Imagine a server that performs a number of functions—for example email, web pages, FTP, and
DNS. The server has a single IP address, but can perform all these different functions for all the
hosts that want to connect to it. The transport layer (layer 4) uses port numbers to distinguish
between different types of traffic that might be headed for the same IP address.
Port numbers are divided into ranges by the IANA. Following are the current port ranges:
Port
descriptions
number

Well-Known—For common TCP/IP functions and


0–1023
applications

1024–49151 Registered—For applications built by companies

Dynamic/Private—For dynamic connections or unregistered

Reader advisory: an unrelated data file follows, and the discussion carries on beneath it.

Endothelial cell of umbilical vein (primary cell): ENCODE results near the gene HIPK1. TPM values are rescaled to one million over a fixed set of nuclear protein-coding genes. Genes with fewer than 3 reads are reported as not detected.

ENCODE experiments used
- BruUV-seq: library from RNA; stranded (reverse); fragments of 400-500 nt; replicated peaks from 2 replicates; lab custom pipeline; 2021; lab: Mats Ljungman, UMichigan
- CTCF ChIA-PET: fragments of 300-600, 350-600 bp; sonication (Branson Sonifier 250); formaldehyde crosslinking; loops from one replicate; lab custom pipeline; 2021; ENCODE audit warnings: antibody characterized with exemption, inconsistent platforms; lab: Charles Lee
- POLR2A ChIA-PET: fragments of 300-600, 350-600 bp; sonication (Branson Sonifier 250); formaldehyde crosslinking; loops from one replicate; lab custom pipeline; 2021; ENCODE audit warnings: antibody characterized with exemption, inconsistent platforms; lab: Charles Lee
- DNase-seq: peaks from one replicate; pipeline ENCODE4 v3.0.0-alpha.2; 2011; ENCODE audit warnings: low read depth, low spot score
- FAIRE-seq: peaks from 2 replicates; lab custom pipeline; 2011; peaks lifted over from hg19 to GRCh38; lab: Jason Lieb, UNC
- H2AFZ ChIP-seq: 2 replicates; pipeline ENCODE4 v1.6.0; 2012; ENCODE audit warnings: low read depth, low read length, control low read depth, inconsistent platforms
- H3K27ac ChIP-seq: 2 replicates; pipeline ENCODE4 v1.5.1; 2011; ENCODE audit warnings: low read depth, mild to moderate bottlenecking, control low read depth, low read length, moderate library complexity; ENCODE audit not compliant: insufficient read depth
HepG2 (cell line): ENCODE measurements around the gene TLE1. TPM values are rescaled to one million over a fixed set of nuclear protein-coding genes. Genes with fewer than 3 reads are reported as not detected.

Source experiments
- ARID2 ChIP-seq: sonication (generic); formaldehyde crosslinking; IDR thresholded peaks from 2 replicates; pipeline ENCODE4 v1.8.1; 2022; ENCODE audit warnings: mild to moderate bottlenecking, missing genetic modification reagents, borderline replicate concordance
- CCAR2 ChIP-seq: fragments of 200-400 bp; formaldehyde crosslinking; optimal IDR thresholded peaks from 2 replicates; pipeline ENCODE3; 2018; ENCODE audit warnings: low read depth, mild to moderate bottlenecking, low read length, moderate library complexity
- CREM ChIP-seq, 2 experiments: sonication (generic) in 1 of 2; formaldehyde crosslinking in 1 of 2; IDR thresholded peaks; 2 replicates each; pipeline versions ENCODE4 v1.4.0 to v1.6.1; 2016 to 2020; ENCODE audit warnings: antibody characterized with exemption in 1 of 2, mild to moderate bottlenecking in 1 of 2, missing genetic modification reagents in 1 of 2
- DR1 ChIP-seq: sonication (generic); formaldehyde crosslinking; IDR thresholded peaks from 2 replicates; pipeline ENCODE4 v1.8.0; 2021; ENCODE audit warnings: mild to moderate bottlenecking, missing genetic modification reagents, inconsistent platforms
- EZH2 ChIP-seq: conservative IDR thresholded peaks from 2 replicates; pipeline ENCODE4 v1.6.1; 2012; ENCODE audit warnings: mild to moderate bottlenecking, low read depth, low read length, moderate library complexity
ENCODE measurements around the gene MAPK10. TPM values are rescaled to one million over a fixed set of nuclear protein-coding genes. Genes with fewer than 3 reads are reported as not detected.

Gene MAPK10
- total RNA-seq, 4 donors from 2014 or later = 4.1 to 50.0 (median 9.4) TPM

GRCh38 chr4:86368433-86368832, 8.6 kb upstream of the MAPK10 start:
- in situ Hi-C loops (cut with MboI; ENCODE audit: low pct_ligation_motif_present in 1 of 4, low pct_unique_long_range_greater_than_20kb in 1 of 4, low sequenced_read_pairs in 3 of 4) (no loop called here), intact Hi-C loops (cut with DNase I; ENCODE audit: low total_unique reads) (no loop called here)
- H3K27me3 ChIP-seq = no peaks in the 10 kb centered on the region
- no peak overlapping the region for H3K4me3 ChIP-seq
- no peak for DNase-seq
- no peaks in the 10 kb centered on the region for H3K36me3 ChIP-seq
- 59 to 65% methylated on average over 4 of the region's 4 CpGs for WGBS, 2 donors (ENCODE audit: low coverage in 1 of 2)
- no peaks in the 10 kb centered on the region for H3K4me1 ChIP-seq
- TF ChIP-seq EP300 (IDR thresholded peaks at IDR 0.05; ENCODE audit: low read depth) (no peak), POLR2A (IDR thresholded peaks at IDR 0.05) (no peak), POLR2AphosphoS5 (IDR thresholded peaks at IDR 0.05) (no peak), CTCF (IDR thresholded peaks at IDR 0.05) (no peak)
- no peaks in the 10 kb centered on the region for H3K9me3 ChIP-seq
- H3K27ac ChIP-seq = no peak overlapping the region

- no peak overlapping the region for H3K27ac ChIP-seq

49152–65535
applications

Common TCP and UDP Port Numbers


TCP UDP

FTP 20, 21 DNS 53


Telnet 23 DHCP 67,68

SMTP 25 TFTP 69

DNS 53 NTP 123

HTTP 80 SNMP 161

POP 110

NNTP 119

HTTPS 443

Network Layer
The network layer provides a logical topology and layer-3 addresses. Routers function at the
network layer. This layer is responsible for three main functions:
• Defines logical addresses used at layer-3
• Finds paths, based on the network numbers of logical addresses, to reach
destination devices
• Connects different data link types together, such as Ethernet, FDDI, Serial,
and Token Ring
IP packet
Where the transport layer uses segments to transfer information between machines, the Internet
layer uses datagram's. Datagram is just another word for packet.
The IP protocol is mainly responsible for these functions:
• Connectionless data delivery: best effort delivery with no data recovery
capabilities
• Hierarchical logical addressing to provide for highly scalable internetworks
IP addresses are broken into two components: